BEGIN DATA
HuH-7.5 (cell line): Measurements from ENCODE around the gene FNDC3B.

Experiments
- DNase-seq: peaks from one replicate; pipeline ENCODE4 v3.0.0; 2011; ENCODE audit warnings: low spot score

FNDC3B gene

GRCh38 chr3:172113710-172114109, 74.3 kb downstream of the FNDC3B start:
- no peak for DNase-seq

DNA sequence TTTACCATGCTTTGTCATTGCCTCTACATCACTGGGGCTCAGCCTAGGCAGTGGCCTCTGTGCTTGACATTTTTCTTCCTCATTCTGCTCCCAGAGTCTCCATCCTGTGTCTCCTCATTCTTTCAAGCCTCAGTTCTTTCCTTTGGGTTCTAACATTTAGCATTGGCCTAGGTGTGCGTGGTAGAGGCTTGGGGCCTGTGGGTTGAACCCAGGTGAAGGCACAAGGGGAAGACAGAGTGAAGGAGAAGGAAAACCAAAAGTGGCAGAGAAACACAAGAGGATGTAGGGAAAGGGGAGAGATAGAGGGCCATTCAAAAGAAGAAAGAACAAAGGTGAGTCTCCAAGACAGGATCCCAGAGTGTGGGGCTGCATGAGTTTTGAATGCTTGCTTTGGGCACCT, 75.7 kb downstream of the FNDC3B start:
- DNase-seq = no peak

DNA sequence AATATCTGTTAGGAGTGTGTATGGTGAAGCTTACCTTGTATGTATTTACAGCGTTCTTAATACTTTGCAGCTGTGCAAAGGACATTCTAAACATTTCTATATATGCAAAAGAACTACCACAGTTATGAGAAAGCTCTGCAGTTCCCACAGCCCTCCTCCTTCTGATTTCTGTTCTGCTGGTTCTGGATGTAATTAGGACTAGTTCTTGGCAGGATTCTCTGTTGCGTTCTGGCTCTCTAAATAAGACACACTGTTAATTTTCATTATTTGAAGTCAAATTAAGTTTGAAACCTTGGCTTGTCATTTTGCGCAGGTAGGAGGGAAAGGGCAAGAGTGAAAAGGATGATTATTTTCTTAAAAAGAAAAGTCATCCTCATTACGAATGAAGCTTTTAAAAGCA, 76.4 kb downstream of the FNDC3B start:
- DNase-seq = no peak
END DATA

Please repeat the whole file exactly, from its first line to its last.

HuH-7.5 (cell line): Measurements from ENCODE around the gene FNDC3B.

Experiments
- DNase-seq: peaks from one replicate; pipeline ENCODE4 v3.0.0; 2011; ENCODE audit warnings: low spot score

FNDC3B gene

GRCh38 chr3:172113710-172114109, 74.3 kb downstream of the FNDC3B start:
- no peak for DNase-seq

DNA sequence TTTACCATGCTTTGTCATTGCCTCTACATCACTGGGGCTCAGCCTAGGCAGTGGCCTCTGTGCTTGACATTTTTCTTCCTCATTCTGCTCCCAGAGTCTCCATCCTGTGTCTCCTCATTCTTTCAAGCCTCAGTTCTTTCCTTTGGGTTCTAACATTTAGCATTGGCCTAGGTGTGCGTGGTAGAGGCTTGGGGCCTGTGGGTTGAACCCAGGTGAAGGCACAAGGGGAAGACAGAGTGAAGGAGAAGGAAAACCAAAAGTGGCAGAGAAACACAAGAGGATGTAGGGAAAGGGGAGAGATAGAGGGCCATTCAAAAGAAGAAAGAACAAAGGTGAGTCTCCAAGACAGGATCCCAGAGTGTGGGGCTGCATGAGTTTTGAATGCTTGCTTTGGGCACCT, 75.7 kb downstream of the FNDC3B start:
- DNase-seq = no peak

DNA sequence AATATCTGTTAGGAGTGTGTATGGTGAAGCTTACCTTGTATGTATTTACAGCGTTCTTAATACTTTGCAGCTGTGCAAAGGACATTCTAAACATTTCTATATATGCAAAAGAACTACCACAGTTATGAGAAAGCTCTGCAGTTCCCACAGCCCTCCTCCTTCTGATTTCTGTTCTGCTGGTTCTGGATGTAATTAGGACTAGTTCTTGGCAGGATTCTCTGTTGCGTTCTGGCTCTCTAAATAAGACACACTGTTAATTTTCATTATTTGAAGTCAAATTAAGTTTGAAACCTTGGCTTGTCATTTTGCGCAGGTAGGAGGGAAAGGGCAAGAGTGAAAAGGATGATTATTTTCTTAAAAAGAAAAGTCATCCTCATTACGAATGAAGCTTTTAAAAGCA, 76.4 kb downstream of the FNDC3B start:
- DNase-seq = no peak